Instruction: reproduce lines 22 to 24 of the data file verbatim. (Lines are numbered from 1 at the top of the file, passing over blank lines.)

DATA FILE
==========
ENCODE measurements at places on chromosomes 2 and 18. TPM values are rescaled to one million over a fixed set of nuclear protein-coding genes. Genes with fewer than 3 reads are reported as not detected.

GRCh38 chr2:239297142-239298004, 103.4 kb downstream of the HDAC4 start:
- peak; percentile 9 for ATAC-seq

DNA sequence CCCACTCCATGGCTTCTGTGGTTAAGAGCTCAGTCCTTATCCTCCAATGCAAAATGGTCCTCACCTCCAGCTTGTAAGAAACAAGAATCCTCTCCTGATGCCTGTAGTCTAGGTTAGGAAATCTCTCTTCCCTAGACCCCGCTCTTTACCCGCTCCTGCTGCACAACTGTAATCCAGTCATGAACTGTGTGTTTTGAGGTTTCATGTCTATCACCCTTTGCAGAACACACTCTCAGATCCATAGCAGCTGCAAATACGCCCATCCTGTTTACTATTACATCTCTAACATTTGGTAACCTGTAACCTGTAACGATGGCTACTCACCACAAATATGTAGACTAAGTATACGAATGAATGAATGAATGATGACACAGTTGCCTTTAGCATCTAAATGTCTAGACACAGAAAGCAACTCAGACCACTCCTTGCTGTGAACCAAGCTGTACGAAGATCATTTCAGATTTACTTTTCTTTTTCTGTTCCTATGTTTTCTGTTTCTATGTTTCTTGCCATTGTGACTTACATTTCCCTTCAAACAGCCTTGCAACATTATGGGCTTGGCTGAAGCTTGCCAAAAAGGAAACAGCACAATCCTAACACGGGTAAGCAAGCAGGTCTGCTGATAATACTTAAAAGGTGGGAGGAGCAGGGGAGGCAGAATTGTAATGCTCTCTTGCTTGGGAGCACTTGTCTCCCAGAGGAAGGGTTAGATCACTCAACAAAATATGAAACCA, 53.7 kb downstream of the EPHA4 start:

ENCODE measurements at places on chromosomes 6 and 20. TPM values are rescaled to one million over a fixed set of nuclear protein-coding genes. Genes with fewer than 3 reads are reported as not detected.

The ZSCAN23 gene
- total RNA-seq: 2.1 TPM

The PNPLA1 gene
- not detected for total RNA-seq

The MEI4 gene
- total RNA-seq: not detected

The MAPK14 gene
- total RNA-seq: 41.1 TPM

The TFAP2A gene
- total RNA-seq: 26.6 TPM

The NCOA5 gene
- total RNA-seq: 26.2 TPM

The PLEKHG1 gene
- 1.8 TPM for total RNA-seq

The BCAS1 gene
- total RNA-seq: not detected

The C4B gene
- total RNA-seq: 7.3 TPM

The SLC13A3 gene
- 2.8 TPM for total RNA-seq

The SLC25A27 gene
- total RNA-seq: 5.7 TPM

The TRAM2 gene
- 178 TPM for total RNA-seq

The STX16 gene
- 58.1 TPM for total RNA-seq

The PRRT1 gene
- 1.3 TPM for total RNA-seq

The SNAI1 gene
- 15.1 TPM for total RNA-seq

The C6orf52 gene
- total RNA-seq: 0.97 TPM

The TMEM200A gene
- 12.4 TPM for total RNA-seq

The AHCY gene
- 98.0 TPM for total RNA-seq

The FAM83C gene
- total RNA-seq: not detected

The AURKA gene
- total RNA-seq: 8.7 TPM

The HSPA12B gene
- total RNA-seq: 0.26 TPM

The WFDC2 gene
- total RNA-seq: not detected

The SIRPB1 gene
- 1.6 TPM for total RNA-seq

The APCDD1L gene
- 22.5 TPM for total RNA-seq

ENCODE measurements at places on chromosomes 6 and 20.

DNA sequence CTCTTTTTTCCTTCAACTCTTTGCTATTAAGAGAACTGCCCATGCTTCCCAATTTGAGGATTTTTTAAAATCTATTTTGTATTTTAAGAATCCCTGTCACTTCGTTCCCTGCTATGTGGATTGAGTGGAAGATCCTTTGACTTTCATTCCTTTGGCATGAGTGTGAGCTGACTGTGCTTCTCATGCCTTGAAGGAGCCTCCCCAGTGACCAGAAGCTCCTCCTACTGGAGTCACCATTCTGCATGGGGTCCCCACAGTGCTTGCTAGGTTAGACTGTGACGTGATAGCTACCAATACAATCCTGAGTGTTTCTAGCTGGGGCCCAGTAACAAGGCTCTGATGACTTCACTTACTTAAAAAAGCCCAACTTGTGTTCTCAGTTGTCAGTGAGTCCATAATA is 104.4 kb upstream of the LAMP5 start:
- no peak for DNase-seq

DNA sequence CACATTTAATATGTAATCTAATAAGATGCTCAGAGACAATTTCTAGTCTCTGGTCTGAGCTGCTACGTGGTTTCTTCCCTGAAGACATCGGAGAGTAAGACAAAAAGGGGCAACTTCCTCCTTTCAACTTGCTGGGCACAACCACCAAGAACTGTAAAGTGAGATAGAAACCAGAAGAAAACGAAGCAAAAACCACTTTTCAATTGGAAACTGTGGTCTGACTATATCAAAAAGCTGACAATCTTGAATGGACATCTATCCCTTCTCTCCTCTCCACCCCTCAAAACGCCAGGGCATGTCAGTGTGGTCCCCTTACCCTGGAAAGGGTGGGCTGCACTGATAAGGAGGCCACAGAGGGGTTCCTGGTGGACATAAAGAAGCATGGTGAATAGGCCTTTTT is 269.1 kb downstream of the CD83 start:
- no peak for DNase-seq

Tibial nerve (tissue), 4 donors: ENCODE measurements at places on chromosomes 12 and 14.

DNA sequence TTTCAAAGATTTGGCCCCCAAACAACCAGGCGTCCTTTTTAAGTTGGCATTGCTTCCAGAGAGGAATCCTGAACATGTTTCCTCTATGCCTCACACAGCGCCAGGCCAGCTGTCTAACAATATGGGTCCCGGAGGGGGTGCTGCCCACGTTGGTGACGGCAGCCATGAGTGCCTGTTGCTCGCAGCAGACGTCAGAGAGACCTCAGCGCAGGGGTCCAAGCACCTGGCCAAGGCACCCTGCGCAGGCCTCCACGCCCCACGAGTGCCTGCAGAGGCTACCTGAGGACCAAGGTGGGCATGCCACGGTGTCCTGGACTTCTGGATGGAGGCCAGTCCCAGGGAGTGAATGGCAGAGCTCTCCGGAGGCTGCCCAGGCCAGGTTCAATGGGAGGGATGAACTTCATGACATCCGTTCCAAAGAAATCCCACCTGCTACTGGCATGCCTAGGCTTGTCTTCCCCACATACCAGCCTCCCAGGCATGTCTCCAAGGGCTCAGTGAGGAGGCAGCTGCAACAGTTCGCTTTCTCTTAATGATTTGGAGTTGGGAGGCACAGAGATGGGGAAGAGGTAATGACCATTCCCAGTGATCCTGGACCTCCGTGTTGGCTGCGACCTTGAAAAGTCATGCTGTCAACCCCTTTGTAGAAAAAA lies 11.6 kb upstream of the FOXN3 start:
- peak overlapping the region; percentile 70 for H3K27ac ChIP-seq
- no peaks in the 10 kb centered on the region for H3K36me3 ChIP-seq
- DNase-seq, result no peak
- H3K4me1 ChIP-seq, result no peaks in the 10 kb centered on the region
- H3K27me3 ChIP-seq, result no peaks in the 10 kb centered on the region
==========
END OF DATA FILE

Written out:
The C4B gene
- total RNA-seq: 7.3 TPM

The SLC13A3 gene